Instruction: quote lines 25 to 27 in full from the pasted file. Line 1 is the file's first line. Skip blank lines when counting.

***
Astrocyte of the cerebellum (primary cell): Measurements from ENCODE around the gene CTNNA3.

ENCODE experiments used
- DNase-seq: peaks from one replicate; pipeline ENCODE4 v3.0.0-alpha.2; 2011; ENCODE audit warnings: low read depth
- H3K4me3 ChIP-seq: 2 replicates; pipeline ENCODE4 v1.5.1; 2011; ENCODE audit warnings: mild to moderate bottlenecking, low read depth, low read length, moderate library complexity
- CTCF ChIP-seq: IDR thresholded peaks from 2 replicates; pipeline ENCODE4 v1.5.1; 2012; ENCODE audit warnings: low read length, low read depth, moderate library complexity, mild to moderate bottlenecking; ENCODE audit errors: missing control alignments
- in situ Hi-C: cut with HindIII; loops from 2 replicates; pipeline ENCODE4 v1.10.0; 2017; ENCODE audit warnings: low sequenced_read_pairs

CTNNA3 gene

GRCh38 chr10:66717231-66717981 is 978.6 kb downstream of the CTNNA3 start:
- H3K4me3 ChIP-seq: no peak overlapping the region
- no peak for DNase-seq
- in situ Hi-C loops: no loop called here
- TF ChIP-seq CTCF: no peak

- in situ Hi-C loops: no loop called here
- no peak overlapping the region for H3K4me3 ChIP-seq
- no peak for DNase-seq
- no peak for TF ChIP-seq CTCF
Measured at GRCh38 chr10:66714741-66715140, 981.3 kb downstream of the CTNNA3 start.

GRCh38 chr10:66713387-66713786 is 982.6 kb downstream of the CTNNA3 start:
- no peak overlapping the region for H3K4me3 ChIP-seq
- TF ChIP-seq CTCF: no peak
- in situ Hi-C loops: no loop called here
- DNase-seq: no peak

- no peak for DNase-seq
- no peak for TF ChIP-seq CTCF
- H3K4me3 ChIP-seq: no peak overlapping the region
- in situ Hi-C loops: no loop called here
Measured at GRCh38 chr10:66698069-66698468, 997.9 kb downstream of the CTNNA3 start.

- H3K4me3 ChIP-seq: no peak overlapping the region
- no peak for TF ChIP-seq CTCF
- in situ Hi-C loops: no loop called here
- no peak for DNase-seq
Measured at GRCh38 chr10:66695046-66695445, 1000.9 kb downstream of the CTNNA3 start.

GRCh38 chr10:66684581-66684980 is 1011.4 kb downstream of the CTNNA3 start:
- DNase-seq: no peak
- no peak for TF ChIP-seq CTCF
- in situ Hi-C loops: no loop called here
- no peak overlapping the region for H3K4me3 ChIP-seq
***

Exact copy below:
- H3K4me3 ChIP-seq: no peak overlapping the region
- in situ Hi-C loops: no loop called here
Measured at GRCh38 chr10:66698069-66698468, 997.9 kb downstream of the CTNNA3 start.